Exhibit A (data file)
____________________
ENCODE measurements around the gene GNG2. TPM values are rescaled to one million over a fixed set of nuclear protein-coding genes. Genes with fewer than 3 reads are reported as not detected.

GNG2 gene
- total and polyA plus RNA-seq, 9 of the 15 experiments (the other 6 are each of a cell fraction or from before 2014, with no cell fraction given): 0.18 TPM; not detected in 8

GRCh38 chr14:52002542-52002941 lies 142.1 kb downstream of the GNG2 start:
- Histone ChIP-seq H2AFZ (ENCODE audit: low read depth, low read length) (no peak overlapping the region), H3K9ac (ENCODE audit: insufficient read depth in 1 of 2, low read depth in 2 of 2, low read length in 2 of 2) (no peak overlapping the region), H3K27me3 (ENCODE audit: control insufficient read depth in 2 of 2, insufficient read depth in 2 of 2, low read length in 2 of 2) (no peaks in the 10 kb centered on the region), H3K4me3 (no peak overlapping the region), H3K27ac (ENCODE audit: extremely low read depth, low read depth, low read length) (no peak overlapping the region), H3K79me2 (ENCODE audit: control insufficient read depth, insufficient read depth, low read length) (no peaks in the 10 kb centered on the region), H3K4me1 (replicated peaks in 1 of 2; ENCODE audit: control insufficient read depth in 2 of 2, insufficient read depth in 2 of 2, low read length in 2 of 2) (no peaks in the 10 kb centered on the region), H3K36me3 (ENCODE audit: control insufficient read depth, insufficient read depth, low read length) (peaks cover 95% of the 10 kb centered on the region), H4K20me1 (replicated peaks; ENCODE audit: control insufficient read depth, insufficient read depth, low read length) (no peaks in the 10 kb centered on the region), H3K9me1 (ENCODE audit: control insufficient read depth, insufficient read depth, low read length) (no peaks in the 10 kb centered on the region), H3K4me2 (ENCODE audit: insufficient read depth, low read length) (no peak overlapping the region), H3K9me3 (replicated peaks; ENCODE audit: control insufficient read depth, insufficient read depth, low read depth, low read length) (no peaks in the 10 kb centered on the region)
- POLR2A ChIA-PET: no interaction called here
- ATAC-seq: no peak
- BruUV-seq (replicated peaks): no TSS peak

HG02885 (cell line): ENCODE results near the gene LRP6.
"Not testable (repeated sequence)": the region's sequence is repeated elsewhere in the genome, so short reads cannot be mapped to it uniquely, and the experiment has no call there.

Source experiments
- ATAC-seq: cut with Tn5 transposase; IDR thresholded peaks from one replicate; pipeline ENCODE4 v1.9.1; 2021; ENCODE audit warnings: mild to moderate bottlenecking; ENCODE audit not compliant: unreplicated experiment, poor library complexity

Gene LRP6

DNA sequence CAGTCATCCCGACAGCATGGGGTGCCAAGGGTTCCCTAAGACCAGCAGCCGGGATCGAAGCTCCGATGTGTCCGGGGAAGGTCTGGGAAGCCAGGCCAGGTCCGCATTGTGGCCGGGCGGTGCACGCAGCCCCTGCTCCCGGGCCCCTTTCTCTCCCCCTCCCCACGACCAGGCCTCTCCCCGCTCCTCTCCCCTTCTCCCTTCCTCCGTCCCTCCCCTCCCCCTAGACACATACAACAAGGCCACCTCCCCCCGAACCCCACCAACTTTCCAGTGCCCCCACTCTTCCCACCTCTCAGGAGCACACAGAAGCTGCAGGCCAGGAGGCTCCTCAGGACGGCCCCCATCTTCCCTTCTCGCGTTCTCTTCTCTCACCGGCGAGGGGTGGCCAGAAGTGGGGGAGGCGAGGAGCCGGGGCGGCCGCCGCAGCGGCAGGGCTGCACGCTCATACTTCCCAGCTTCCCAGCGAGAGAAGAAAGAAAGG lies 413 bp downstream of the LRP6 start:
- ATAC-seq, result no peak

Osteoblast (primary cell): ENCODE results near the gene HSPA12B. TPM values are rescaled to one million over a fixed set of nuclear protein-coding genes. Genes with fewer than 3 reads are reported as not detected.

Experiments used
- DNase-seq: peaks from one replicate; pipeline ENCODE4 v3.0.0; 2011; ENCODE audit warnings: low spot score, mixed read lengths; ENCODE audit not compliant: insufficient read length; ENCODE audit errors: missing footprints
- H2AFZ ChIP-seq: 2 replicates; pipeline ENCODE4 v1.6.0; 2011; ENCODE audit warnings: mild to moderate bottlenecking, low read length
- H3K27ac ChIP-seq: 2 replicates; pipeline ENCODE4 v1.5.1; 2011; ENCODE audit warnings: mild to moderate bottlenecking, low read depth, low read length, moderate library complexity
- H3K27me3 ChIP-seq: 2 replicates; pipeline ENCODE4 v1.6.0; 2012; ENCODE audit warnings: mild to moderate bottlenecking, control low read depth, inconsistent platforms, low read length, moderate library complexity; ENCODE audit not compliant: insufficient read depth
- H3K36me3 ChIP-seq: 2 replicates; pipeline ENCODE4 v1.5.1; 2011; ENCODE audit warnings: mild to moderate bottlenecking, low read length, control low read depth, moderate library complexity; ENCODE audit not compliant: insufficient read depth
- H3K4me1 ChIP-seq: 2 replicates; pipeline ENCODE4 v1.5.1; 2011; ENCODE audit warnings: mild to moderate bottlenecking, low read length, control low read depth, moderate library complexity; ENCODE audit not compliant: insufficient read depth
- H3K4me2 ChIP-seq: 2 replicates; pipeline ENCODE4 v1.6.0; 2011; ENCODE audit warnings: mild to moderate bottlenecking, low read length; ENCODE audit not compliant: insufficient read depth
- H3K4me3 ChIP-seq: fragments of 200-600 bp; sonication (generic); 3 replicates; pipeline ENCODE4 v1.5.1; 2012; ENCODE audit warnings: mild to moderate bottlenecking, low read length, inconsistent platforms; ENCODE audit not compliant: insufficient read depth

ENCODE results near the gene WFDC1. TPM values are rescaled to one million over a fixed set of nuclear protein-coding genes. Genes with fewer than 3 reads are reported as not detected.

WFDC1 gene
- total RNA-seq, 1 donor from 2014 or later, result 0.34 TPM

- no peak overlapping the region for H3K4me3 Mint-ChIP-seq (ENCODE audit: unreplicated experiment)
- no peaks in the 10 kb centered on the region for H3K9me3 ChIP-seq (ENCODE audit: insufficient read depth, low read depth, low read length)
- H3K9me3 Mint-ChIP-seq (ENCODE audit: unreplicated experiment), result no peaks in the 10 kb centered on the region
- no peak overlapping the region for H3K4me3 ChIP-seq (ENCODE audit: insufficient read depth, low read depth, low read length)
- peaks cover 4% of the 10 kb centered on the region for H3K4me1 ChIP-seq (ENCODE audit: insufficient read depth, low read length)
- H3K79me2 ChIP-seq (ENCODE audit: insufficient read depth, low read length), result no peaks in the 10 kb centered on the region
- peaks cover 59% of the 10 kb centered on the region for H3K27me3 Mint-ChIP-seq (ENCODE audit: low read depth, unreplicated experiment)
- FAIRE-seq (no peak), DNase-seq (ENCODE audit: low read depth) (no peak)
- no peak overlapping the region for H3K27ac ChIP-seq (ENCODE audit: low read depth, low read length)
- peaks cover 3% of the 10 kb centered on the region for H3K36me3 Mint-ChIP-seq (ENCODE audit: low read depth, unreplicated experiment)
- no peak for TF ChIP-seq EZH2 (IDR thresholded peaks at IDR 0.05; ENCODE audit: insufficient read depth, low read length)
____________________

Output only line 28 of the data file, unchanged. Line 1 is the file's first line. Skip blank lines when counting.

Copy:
- total RNA-seq, 1 donor from 2014 or later, result 0.34 TPM